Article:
Kinases screened by Kinexus for 75 protein kinases (A) and 36 phosphorylation sites (B) were performed on MIN6 cells treated with BSA as outlined in the research design and methods section. Quantitative assessment was made based on TQ of band densities. BTK, Bruton agammaglobulinemia tyrosine kinase; Bmx, bone marrow X kinase; CaMKK, calmodulin-dependent kinase kinase; CaMK, calmodulin-dependent kinase; CDK, cyclin dependant kinase; CK, casine kinase; COT, cancer Osaka thyroid oncogene; CSK, c-SRC tyrosine kinase; DAPK, death-associated protein kinase; DNAPK, DNA-activated protein kinase; ERK, extracellular regulated kinase; FAK, focal adhesion kinase; FYN, fyn oncogene related to SRC; GCK, germinal centre kinase; GRK, G protein-coupled receptor kinase; GSK, glycogen synthase kinase; HPK, hematopoietic progenitor kinase; IKKα, inhibitor nuclear factor kB kinase α; JAK2, janus kinase; KSR, kinase suppressor of Ras; LCK, lymphocyte-specific protein tyrosine kinase; LYN, oncogene Lyn; MSK, mitogen and stress-activated protein kinase; MNK 2, MAP kinase interacting kinase 2; MOS1, v-mos Moloney murine sarcoma viral oncogene homolog; NEK, NIMA (never in mitosis)-related kinase; NR, N-methyl-d-aspartate glutamate receptor subunit; Mst1, mammalian sterile 20-like1; p38MAPK, p38 Hog MAP kinase; PAK1, p21 activated kinase 1; PIM1, provirus integration site for moloney murine leukemia virus; PDK, 3-phosphoinositide-dependent protein kinase; PKA, protein kinase A; PKB, protein kinase B/Akt; PKG, protein kinase G (cGMP-dependent protein kinase); PKR, dsRNA dependent protein kinase; PYK2, protein tyrosine kinase; Raf, oncogene Raf; RafB, v-raf murine sarcoma viral oncogene homolog; ROKa, RhoA kinase; RSK, ribosomal S6 kinase; S6K p70, S6 kinase p70; STAT, signal transducer and activator of transcription; SMAD, SMA- and MAD-related protein; SRC, oncogene SRC; SYK, spleen tyrosine kinase; YES, yamaguchi sarcoma viral oncogene homolog; TCR, zeta-chain; ZAP, associated protein kinase; ZIP, ZIP kinase.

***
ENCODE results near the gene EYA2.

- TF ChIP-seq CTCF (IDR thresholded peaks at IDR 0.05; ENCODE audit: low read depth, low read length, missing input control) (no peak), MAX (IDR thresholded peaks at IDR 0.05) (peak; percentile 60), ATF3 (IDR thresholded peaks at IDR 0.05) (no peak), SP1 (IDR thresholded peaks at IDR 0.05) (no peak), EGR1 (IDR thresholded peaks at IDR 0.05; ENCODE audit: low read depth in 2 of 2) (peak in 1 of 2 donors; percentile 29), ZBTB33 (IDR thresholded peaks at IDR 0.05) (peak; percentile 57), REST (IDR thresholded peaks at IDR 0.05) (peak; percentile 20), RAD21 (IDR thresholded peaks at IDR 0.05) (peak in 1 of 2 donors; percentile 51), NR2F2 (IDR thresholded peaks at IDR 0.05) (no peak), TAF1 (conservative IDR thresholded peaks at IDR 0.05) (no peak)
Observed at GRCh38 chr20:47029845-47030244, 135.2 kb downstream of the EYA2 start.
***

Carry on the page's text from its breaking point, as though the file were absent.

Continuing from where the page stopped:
TABLE 4

Regulation of kinases by OA in the presence or absence of NAC analyzed by kinase screen or Western blotting

AFold change over BSA control
Kinase screen
Western blotting
KinaseOAOAOA + NACNAC
CDK7 1.5 ± 0.04 1.4 ± 0.09 NC NC 
FAK 2.0 ± 0.53 NC NC NC 
GRK2 1.4 ± 0.04 1.3 ± 0.11 NC NC 
JNK3/MAPK10 1.3 ± 0.06 1.3 ± 0.05 1.3 ± 0.08 NC 
MEK2 1.4 ± 0.18 NC NC NC 
P38 Hog MAPK 1.6 ± 0.30 1.5 ± 0.06 NC NC 
PKG1 1.3 ± 0.02 NC NC NC 
PKCμ 1.4 ± 0.04 1.5 ± 0.05 NC NC 
RAF1 2.1 ± 0.96 NC NC NC 
S6Kp70 0.7 ± 0.03 0.7 ± 0.02 0.7 ± 0.06 NC 
AFold change over BSA control
Kinase screen
Western blotting
KinaseOAOAOA + NACNAC
CDK7 1.5 ± 0.04 1.4 ± 0.09 NC NC 
FAK 2.0 ± 0.53 NC NC NC 
GRK2 1.4 ± 0.04 1.3 ± 0.11 NC NC 
JNK3/MAPK10 1.3 ± 0.06 1.3 ± 0.05 1.3 ± 0.08 NC 
MEK2 1.4 ± 0.18 NC NC NC 
P38 Hog MAPK 1.6 ± 0.30 1.5 ± 0.06 NC NC 
PKG1 1.3 ± 0.02 NC NC NC 
PKCμ 1.4 ± 0.04 1.5 ± 0.05 NC NC 
RAF1 2.1 ± 0.96 NC NC NC 
S6Kp70 0.7 ± 0.03 0.7 ± 0.02 0.7 ± 0.06 NC 
BFold change over BSA control
Kinase screen
Western blotting
PhosphokinaseEpitopeOAOAOA + NACNAC
PKBα T308 1.9 ± 0.65 NC NC NC 
RB1 S780 1.4 ± 0.22 1.4 ± 0.10 1.6 ± 0.15 NC 
S6Kp70 T389 0.6 ± 0.22 0.7 ± 0.04 NC NC 
BFold change over BSA control
Kinase screen
Western blotting
PhosphokinaseEpitopeOAOAOA + NACNAC
PKBα T308 1.9 ± 0.65 NC NC NC 
RB1 S780 1.4 ± 0.22 1.4 ± 0.10 1.6 ± 0.15 NC 
S6Kp70 T389 0.6 ± 0.22 0.7 ± 0.04 NC NC 

MIN6 cells were treated with 0.4 mmol/l OA bound to 0.5% BSA in the presence or absence of 1 mmol/l NAC or 1 mmol/l NAC alone for 72 h. Results of kinase screen are reported as the fold change of the RQ value for OA-BSA-treated cells compared with BSA only-treated cells from two or three independent experiments (±SE). Statistical analysis of Western blotting data was performed using Students t test, differences were deemed to be significant when P < 0.05 (n = 3–5). NC, no change compared with BSA control.

This study was funded by the Canadian Institutes of Health Research (CIHR) (MOP-12898 to M.B.W. and C.B.C.) and the Canadian Diabetes Association (to M.B.W. and S.D.). M.B.W. is a CIHR Investigator. X.W. is supported by a CIHR New Emerging Team Grant in Diabetes Complications, and H.L. is supported by the University of Toronto Banting and Best Diabetes Centre (BBDC).

We thank Patrick MacDonald and Daphne Yau (Department of Physiology, University of Toronto) for their contributions to this work and the BBDC for pilot funding.